Author(s): Makar VR, Logani MK, Bhanushali A, Alekseev SI, Ziskin MC
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Abstract The present study was undertaken to investigate whether millimeter waves (MMWs) at 61.22 GHz can modulate the effect of cyclophosphamide (CPA), an anti-cancer drug, on the immune functions of mice. During the exposure each mouse's nose was placed in front of the center of the antenna aperture (1.5 x 1.5 cm) of MMW generator. The device produced 61.22 +/- 0.2 GHz wave radiation. Spatial peak Specific Absorption Rate (SAR) at the skin surface and spatial peak incident power density were measured as 885 +/- 100 W/kg and 31 +/- 5 mW/cm(2), respectively. Duration of the exposure was 30 min each day for 3 consecutive days. The maximum temperature elevation at the tip of the nose, measured at the end of 30 min, was 1 degrees C. CPA injection (100 mg/kg) was given intraperitoneally on the second day of exposure to MMWs. The animals were sacrificed 2, 5, and 7 days after CPA administration. MMW exposure caused upregulation in tumor necrosis factor-alpha (TNF-alpha) production in peritoneal macrophages suppressed by CPA administration. MMWs also caused a significant increase in interferon-gamma (IFN-gamma) production by splenocytes and enhanced proliferative activity of T-cells. Conversely, no changes were observed in interleukin-10 (IL-10) level and B-cell proliferation. These results suggest that MMWs accelerate the recovery process selectively through a T-cell-mediated immune response.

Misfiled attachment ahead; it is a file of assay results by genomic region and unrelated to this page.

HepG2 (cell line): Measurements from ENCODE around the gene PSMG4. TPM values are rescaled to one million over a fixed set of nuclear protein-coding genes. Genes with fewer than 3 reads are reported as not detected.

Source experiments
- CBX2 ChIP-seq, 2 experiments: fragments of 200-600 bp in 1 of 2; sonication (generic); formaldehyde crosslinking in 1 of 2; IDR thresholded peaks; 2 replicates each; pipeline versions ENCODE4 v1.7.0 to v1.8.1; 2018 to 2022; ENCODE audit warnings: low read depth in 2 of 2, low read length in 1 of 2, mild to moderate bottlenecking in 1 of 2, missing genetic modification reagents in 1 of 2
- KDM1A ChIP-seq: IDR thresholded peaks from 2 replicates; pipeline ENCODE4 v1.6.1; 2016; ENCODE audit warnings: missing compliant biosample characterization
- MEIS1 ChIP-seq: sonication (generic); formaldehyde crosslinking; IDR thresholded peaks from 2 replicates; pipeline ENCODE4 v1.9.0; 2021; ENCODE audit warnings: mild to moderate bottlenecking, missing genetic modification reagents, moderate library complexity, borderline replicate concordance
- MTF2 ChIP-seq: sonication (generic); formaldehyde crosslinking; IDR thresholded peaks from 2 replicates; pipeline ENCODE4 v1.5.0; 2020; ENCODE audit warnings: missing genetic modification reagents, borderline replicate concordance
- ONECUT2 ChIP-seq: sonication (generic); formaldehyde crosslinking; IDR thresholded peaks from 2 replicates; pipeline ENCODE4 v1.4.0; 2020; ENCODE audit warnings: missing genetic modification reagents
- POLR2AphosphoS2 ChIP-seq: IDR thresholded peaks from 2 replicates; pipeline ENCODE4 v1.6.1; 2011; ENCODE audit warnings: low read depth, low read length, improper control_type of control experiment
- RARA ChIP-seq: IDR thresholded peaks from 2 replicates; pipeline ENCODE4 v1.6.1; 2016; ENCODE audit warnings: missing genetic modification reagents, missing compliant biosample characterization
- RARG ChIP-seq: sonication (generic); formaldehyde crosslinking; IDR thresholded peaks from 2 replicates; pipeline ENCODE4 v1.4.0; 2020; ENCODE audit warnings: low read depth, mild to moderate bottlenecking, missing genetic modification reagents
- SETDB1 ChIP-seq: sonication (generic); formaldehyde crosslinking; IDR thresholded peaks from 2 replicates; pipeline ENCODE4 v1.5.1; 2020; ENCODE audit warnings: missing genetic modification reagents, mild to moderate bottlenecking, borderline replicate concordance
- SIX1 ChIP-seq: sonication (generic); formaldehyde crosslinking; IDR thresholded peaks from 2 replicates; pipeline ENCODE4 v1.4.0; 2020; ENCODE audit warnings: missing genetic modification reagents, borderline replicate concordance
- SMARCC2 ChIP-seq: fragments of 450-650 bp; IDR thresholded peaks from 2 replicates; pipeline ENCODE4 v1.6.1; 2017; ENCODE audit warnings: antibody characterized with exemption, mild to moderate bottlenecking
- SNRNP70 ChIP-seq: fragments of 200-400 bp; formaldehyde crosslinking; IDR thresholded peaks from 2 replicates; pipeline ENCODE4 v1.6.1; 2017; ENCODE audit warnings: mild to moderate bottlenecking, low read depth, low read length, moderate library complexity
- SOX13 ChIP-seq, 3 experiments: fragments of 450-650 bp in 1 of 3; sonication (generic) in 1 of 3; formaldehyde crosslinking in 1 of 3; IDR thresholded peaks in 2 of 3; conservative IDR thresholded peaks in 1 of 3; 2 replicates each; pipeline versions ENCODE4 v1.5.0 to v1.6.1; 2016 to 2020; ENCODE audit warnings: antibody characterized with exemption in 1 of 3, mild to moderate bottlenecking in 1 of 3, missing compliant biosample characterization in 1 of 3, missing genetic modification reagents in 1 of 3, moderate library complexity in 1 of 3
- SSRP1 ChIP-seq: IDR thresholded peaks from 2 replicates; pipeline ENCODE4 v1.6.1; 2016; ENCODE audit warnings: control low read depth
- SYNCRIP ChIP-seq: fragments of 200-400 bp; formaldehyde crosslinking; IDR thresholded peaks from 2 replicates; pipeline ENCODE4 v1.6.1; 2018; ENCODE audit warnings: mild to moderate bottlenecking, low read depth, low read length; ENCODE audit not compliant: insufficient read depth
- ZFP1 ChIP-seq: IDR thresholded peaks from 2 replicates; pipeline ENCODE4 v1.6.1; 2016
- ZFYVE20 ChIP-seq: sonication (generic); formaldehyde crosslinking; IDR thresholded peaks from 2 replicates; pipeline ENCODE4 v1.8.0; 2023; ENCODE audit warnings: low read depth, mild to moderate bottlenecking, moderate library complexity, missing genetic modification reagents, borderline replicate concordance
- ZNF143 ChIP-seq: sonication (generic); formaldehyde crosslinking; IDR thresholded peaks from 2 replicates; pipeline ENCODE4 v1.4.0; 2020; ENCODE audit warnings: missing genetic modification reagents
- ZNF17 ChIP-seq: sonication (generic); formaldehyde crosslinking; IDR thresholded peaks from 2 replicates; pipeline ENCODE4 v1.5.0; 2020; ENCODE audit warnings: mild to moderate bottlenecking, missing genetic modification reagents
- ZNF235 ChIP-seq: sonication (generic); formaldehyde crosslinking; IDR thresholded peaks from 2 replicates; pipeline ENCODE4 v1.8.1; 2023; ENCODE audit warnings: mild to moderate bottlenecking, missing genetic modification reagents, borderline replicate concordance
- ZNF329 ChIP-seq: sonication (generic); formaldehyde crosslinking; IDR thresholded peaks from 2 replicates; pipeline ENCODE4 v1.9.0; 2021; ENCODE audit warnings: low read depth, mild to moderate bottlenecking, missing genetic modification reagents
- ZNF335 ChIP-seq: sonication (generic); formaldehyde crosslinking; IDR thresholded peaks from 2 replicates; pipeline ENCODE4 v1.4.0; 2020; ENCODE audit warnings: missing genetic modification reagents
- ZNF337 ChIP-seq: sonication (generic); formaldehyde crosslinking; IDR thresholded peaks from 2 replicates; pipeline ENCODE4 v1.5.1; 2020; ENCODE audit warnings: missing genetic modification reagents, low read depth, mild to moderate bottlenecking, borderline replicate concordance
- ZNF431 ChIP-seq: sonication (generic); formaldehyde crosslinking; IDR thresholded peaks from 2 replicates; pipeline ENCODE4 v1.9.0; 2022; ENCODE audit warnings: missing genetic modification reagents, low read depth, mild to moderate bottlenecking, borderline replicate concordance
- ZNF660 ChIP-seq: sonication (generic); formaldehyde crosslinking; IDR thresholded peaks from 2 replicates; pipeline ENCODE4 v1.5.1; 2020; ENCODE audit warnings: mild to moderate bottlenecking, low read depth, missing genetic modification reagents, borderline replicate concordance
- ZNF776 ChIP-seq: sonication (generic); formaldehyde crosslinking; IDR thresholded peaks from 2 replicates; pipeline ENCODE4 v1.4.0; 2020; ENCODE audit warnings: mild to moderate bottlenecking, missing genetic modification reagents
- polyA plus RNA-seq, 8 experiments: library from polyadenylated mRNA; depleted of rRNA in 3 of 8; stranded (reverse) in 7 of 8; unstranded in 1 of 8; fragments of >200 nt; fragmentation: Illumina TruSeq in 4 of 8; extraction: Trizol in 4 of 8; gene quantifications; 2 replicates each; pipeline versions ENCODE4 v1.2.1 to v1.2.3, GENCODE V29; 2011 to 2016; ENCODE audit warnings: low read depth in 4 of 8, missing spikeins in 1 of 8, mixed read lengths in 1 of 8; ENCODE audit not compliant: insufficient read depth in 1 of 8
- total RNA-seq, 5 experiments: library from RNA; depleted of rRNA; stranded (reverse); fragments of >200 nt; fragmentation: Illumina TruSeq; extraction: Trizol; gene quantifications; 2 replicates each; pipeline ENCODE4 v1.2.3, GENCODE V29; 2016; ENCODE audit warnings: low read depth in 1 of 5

This article was published in Bioelectromagnetics
and referenced in Journal of Cell Science & Therapy